• See the Decontamination section for decontamination procedures.
    • Decontaminate remains before they are removed from the incident site.
See Guidelines for Mass Fatality Management During Terrorist Incidents Involving Chemical Agents, U.S. Army Soldier and Biological Chemical Command (SBCCOM), November, 2001 for detailed recommendations.
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Occupational Exposure Limits

  • NIOSH REL:
    • Ceiling (15-minute): 0.002 mg/m3
  • OSHA PEL:
    • TWA (8-hour): 0.05 ppm (0.2 mg/m3)
  • ACGIH TLV:
    • TWA (8-hour): 0.05 ppm
    • Impending change to 0.002 ppm proposed.
  • NIOSH IDLH: 3 ppm
  • DOE TEEL:
    • TEEL-0: 0.15 mg/m3
    • TEEL-1: 0.2 mg/m3
    • TEEL-2: 1.6 mg/m3
    • TEEL-3: 1.59 mg/m3
  • AIHA ERPG:
    • ERPG-1: Not appropriate
    • ERPG-2: 0.5 ppm
    • ERPG-3: 1.5 ppm
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Acute Exposure Guidelines

 5 min10 min30 min1 hr4 hr8 hr
AEGL 1
(discomfort, non-disabling) - mg/m3
Not established/ determinedNot recommendedNot recommendedNot recommendedNot recommendedNot recommended
AEGL 2
(irreversible or other serious, long-lasting effects or impaired ability to escape) - mg/m3
Not established/ determined0.30 ppm0.21 ppm0.17 ppm0.04 ppm0.020 ppm
AEGL 3
(life-threatening effects or death) - mg/m3
Not established/ determined0.91 ppm0.63 ppm0.5 ppm0.13 ppm0.06 ppm
The conversion factor in air can be calculated using the following formulas:
  • ppm = (mg/m3 * 24.5) / molecular mass
  • mg/m3 = (ppm * molecular mass) / 24.5

Guidelines for AEGL 1 are not recommended since AEGL 2 concentrations are below sensory effect concentrations.
See the Acute Exposure Guideline Levels for Selected Airborne Chemicals: Volume 1, the National Academy of Sciences Press, 2000 for detailed recommendations.
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Decontamination (Environment and Equipment)

  • ENVIRONMENT/SPILLAGE DISPOSAL: The following methods can be used to decontaminate the environment/spillage disposal:
    • Do not touch or walk through the spilled agent if at all possible. However, if you must, personnel should wear the appropriate PPE during environmental decontamination. See the PPE section of this card for detailed information.
    • Keep combustibles (e.g., wood, paper, and oil) away from the spilled agent.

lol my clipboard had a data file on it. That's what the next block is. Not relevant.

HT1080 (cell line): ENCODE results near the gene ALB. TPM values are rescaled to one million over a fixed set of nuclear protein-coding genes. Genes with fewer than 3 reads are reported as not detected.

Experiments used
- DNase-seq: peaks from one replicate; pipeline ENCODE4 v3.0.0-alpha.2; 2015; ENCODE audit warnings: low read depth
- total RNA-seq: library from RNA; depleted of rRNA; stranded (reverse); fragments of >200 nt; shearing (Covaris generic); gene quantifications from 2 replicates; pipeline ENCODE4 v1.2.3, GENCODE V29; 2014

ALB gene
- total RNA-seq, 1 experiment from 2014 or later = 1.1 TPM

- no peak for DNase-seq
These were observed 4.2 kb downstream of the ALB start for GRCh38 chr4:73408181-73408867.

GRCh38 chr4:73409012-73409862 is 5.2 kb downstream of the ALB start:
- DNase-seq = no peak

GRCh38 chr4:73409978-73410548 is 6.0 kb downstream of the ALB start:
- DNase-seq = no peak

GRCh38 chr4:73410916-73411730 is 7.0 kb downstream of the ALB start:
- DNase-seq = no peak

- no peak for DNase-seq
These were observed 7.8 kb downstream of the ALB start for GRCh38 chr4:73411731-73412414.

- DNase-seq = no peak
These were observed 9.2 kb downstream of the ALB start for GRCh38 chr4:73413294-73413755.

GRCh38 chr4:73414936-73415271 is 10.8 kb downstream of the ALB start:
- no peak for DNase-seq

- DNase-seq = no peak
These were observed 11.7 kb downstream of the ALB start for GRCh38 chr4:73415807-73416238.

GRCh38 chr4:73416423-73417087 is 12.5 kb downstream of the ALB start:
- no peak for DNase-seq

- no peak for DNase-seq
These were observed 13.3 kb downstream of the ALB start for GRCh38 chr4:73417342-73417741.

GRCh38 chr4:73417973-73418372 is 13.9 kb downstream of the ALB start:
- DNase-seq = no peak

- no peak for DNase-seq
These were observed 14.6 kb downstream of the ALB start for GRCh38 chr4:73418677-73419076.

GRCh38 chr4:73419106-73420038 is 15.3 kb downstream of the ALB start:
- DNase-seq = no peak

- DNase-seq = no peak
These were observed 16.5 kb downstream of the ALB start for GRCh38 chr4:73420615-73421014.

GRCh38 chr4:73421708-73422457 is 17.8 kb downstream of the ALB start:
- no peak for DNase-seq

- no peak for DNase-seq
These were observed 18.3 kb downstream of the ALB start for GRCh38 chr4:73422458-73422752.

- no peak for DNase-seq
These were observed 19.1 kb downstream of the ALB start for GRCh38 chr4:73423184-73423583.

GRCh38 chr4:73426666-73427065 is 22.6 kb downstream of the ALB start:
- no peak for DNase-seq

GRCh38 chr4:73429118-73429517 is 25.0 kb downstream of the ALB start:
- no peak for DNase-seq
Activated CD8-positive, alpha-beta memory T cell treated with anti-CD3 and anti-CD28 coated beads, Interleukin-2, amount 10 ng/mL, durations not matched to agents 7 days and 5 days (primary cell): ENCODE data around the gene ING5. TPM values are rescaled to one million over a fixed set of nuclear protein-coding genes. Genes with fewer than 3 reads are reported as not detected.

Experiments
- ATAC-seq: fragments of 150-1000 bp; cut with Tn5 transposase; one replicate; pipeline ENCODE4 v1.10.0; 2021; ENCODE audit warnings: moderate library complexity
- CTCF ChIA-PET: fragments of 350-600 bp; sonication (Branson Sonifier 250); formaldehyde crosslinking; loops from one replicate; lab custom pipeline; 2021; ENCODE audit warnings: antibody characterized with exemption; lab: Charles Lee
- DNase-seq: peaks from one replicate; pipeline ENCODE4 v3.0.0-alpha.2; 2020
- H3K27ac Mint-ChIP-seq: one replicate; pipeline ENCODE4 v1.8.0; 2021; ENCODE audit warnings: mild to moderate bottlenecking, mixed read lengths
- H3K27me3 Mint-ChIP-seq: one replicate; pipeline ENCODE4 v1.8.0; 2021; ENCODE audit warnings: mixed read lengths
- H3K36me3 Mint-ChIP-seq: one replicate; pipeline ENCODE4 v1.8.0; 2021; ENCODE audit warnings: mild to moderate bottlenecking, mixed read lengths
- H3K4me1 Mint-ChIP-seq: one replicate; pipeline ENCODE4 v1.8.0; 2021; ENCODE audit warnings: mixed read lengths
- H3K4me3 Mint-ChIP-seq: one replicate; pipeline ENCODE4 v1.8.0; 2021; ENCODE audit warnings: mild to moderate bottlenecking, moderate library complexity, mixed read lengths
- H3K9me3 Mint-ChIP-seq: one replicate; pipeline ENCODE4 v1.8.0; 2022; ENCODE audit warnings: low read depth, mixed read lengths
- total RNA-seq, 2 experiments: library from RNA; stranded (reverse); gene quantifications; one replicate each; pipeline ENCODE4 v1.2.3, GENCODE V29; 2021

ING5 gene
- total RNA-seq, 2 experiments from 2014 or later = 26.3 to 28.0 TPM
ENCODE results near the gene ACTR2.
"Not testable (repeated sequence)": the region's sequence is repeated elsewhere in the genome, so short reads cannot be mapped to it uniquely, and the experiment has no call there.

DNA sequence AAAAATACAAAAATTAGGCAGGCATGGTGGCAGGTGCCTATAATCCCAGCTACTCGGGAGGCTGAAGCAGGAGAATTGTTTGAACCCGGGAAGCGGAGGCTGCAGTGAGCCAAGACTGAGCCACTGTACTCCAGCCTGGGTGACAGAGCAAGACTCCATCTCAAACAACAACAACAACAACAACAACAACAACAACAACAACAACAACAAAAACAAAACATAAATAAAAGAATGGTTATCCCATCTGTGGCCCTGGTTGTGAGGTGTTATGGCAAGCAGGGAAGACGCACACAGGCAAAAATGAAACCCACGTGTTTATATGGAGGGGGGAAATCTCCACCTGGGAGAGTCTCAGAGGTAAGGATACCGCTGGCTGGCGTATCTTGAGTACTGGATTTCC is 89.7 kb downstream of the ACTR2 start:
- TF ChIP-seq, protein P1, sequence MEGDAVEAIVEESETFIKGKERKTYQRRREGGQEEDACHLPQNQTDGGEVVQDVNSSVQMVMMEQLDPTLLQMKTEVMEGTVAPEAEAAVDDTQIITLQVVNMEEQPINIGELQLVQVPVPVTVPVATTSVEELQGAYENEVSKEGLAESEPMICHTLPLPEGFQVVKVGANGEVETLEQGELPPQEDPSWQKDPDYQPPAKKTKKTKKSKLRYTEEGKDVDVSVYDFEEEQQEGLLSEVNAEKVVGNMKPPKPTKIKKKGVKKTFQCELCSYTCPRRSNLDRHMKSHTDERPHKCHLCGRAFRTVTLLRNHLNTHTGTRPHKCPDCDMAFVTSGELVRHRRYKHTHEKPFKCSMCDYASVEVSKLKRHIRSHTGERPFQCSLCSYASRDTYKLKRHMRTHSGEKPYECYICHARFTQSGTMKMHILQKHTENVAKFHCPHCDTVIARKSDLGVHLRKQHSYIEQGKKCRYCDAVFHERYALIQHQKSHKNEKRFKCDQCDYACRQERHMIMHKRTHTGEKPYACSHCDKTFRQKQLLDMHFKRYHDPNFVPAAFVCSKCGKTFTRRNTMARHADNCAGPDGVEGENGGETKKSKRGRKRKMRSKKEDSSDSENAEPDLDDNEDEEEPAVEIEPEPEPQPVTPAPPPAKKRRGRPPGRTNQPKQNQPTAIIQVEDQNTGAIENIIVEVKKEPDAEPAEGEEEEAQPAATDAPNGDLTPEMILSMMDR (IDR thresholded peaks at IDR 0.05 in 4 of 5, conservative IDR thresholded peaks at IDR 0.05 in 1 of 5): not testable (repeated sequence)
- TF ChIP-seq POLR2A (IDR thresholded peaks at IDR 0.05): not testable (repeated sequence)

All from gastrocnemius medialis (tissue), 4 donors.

• Use water spray to reduce vapors or divert vapor cloud drift. Avoid allowing water runoff to contact the spilled agent.
    • Do not direct water at the spill or the source of the leak.
    • Stop the leak if it is possible to do so without risk to personnel, and turn leaking containers so that gas rather than liquid escapes.
    • Prevent entry into waterways, sewers, basements, or confined areas.
    • Isolate the area until gas has dispersed.
    • Ventilate the area.
  • EQUIPMENT: Agents can seep into the crevices of equipment making it dangerous to handle. The following methods can be used to decontaminate equipment:
    • Not established/determined
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Agent Properties

  • Chemical Formula:
    AsH3
  • Aqueous solubility:
    Slightly soluble
  • Boiling Point:
    -80.4°F (-62.5°C)
  • Density:
    Gas: 2.69 (air = 1)
  • Flammability:
    Flammable gas
  • Flashpoint:
    Not established/determined
  • Ionization potential:
    9.89 eV
  • Log Kbenzene-water:
    Not established/determined
  • Log Kow (estimated):
    0.68
  • Melting Point:
    -178.6°F (-117°C)
  • Molecular Mass:
    77.95
  • Soluble In:
    Chloroform
    Benzene
    Slightly soluble in alcohols and bases
  • Specific Gravity:
    Gas: 3.186 g/l
  • Vapor Pressure:
    >760 mm Hg at 68°F (20°C)
  • Volatility:
    30,900 g/min/m3 at 32°F (0°C)
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Hazardous Materials Warning Labels/Placards

  • Shipping Name:
    Arsine
  • Identification Number:
    2188 (Guide 119)
  • Hazardous Class or Division:
    2.3
  • Subsidiary Hazardous Class or Division:
    2.1
  • Label:
    Inhalation Hazard
    Poison (Toxic) Gas
    Flammable Gas
  • Placard Image:
    class2_div2_3_toxic_gas dot_class2_flammgas dot_class3_poisoninhalhazard
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Trade Names and Other Synonyms

  • Agent SA
  • Arsenic hydride
  • Arsenious hydride
  • Arseniuretted hydrogen
  • Arsenous hydride
  • Arsenowodor (Polish)
  • Arsenwasserstoff (German)
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Who to Contact in an Emergency

In the event of a poison emergency, call the poison center immediately at 1-800-222-1222. If the person who is poisoned cannot wake up, has a hard time breathing, or has convulsions, call 911 emergency services.

For information on who to contact in an emergency, see the CDC website at http://emergency.cdc.gov/emcontact/index.asp or call the CDC public response hotline at (888) 246-2675 (English), (888) 246-2857 (Español), or (866) 874-2646 (TTY).

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Important Notice

The user should verify compliance of the cards with the relevant STATE or TERRITORY legislation before use. NIOSH, CDC 2003.